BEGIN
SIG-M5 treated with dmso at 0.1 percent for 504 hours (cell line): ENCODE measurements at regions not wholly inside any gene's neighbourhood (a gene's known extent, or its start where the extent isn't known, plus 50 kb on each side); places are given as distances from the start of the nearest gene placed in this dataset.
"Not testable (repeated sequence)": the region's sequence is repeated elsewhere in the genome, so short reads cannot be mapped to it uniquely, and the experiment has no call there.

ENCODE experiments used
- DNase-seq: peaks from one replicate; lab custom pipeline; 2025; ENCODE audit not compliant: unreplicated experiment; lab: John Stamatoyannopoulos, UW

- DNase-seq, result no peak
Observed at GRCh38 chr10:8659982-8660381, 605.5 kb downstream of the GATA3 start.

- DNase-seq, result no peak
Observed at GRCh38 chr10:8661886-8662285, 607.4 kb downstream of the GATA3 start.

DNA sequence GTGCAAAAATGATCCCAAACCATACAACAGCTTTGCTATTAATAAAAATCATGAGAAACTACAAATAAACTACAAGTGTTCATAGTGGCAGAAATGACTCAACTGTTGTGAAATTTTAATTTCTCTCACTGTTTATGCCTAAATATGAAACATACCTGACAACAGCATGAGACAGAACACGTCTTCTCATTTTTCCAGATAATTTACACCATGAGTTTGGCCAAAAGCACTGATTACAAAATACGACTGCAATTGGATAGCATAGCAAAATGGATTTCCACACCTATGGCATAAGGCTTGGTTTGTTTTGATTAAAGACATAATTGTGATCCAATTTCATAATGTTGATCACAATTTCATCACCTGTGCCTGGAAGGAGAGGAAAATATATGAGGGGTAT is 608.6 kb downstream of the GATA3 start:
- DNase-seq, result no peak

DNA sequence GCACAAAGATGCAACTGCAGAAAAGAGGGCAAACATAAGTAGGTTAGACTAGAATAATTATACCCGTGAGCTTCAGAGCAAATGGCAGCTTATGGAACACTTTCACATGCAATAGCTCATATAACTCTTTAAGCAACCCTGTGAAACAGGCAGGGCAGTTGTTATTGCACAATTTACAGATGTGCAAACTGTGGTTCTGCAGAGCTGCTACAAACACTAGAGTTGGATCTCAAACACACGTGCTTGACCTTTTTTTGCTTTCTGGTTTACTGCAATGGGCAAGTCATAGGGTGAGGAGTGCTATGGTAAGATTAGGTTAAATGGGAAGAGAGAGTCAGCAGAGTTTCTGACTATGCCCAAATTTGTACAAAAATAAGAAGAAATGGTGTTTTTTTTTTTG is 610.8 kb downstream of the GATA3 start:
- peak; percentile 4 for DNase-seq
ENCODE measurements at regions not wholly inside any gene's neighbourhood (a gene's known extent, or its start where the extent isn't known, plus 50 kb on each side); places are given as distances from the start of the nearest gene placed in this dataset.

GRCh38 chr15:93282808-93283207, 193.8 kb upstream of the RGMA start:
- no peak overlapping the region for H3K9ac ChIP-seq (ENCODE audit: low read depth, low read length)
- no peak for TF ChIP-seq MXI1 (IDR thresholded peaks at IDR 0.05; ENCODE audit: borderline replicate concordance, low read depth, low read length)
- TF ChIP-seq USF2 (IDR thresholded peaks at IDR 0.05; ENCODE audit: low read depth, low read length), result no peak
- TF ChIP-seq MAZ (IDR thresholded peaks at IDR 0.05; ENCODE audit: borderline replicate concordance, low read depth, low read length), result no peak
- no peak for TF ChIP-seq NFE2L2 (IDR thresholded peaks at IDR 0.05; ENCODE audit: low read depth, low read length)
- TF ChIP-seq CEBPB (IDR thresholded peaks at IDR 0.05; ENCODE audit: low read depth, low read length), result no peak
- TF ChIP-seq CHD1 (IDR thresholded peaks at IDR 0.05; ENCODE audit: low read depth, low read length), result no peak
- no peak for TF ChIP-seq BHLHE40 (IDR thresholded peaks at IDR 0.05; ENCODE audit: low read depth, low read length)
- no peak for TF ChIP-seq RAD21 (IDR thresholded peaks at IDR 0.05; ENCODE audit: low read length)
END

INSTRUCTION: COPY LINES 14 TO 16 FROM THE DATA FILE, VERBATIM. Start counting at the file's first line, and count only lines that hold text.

GRCh38 chr15:93282808-93283207, 193.8 kb upstream of the RGMA start:
- no peak overlapping the region for H3K9ac ChIP-seq (ENCODE audit: low read depth, low read length)
- no peak for TF ChIP-seq MXI1 (IDR thresholded peaks at IDR 0.05; ENCODE audit: borderline replicate concordance, low read depth, low read length)